• forage;
  • forestry;
  • horticulture;
  • invasive plant species;
  • risk assessment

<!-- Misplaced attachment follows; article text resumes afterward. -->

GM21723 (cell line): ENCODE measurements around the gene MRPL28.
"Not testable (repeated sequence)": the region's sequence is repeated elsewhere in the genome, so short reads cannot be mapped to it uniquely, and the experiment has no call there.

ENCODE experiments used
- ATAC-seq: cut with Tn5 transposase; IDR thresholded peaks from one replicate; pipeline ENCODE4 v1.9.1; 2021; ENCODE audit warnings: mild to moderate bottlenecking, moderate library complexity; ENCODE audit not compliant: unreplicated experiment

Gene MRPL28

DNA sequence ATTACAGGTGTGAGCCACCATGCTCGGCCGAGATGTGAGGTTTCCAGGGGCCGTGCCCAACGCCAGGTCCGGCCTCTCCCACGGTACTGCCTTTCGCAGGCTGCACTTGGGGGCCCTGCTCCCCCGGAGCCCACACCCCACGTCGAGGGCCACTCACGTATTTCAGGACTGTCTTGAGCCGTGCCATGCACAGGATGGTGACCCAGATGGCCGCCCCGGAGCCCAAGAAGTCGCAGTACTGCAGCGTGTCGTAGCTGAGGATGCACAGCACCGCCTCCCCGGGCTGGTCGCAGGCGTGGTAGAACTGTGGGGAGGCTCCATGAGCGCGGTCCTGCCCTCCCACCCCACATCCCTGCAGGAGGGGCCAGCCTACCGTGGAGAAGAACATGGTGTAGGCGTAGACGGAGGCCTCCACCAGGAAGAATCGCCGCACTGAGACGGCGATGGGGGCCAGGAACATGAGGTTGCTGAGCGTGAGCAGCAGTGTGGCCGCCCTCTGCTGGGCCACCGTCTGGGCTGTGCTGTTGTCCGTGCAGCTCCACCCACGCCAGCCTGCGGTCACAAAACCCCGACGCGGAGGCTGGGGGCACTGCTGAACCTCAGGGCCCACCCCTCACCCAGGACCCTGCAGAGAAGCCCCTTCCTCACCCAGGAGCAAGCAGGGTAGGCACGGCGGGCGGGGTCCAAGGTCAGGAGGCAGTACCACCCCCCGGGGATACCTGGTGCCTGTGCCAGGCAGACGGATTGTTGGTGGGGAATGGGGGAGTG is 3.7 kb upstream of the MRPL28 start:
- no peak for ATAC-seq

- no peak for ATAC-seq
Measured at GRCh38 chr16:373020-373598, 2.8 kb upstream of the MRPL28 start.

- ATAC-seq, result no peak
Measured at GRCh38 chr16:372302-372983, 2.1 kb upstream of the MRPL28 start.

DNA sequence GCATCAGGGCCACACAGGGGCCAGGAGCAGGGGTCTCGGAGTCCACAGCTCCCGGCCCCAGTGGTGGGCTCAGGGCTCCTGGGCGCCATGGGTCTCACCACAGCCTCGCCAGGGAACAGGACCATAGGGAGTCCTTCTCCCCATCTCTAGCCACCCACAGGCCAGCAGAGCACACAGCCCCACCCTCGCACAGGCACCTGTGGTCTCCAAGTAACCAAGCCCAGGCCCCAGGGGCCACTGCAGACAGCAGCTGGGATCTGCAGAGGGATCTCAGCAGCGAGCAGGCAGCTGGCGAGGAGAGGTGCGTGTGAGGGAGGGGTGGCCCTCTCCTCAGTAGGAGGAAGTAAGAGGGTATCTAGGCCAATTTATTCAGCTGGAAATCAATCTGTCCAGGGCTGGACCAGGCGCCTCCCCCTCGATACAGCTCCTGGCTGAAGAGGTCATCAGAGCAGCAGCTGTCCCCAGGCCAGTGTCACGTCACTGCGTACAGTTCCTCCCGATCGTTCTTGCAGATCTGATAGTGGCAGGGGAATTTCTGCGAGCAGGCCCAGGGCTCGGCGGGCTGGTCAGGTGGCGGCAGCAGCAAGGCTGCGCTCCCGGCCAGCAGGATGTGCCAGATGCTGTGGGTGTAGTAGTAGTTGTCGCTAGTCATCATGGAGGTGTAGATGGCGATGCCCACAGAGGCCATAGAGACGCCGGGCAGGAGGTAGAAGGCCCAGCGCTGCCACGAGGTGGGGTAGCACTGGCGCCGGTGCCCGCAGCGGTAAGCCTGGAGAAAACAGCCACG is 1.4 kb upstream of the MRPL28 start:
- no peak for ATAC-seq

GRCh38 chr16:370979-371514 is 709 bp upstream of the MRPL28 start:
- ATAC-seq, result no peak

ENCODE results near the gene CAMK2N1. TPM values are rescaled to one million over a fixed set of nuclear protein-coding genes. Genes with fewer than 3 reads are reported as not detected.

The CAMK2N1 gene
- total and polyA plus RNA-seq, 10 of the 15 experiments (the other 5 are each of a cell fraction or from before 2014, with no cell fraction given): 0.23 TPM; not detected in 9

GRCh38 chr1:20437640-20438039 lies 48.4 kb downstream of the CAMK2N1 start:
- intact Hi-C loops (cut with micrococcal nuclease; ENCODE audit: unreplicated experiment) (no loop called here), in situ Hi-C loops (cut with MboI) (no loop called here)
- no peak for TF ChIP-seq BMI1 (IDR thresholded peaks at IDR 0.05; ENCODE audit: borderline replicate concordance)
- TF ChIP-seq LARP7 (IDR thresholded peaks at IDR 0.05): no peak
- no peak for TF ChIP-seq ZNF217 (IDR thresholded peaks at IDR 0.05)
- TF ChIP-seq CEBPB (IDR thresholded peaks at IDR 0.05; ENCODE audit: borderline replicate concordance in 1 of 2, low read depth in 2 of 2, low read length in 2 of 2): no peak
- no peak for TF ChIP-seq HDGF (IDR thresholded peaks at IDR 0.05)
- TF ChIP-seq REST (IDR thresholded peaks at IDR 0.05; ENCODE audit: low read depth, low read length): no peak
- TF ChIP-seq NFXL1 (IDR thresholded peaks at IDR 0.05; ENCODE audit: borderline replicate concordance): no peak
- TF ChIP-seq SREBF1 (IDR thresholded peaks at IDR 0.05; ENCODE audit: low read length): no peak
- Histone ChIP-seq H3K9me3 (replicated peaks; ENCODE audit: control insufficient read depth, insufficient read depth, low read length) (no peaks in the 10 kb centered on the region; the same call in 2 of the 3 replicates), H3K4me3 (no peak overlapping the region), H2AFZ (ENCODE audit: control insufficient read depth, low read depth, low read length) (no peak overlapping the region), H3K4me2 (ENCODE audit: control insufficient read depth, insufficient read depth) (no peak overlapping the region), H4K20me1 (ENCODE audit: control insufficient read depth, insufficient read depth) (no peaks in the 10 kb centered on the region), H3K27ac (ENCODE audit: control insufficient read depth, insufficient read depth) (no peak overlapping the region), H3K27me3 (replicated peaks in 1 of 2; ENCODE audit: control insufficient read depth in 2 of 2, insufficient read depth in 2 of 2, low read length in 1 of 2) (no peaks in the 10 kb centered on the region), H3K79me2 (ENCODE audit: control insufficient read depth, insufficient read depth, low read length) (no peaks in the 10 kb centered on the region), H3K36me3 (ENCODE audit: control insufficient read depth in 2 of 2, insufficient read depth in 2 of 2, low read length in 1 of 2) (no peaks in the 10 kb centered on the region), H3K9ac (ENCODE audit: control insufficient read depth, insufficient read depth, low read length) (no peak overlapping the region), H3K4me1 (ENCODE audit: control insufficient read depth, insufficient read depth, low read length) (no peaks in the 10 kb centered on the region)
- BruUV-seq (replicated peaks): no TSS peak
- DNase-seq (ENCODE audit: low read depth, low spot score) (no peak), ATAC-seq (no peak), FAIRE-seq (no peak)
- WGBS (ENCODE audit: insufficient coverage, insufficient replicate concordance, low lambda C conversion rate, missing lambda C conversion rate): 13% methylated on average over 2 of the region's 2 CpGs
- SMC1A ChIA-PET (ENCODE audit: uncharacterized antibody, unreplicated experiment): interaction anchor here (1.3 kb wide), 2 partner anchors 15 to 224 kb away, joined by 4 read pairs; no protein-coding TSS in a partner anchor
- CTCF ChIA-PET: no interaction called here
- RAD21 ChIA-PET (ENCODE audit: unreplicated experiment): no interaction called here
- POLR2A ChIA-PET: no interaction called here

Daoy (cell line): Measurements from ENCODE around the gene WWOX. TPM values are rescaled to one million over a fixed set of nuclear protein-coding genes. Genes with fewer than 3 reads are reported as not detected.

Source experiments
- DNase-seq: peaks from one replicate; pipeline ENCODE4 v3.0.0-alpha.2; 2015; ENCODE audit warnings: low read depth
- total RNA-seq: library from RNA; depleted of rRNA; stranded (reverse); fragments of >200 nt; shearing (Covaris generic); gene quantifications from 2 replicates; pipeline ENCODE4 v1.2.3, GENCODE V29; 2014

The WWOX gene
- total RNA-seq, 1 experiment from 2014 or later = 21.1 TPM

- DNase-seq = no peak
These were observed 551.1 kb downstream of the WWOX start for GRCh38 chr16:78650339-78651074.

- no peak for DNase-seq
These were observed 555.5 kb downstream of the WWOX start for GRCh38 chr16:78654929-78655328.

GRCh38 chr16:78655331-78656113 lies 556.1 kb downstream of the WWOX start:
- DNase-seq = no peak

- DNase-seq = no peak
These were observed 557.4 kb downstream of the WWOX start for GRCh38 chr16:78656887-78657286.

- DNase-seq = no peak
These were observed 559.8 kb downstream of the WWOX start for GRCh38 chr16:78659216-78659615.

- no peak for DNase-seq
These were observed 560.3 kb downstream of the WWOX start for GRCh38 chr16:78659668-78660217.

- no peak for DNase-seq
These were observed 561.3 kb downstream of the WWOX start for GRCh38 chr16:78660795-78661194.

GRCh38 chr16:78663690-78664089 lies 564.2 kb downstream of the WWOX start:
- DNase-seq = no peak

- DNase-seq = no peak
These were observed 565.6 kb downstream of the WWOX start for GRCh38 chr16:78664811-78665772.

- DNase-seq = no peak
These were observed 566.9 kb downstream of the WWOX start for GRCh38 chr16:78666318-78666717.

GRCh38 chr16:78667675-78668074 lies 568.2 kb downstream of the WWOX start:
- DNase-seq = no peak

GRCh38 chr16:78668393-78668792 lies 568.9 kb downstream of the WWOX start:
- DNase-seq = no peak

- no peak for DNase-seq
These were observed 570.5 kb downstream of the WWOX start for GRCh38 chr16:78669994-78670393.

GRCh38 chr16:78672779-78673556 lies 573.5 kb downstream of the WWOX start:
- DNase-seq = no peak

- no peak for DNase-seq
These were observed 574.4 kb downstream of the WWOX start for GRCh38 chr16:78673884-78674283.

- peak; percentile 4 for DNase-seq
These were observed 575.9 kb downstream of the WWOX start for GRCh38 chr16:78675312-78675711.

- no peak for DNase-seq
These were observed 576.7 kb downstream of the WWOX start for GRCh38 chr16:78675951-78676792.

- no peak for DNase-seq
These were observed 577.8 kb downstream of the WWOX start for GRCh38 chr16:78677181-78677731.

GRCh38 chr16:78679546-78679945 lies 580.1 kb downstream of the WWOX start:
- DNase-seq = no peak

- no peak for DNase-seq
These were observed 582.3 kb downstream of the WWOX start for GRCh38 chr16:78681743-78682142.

Knowledge of historical factors associated with biological invasions in a region can help identify source regions, vectors and pathways more likely to originate potential invaders as well as prioritize resource allocation for selective prevention and early detection strategies. In Brazil, little is known about the introduction history of many invasive plant species, and analyses of historical factors associated with invasions are lacking. To fill this gap, I used a dataset of 117 invasive alien plants across 13 habitats in Brazil to identify potential patterns of continent of origin, reason for introduction, and to test the hypotheses that (i) more Eurasian species are invasive in Brazil than species native from other continents, that (ii) more horticultural species are invasive in Brazil than species introduced for other reasons, and that (iii) continent of origin and reason for introduction are associated. I found that significantly more invasive plant species in Brazil are native to Africa and Asia, were introduced for horticulture and forage, and are part of the families Poaceae, Fabaceae, and Pinaceae. I also found a significant association between continent of origin and reason for introduction, with more invasive species than average being African forage grasses and Asian agroforestry or ornamental plants. In conclusion, the results suggest that the current invasive alien flora of Brazil results from the combination of patterns of recent human migration waves and deliberate species introductions for technological and commercial reasons. These results can help prioritize invasive species and vectors in prevention, early detection, and control strategies.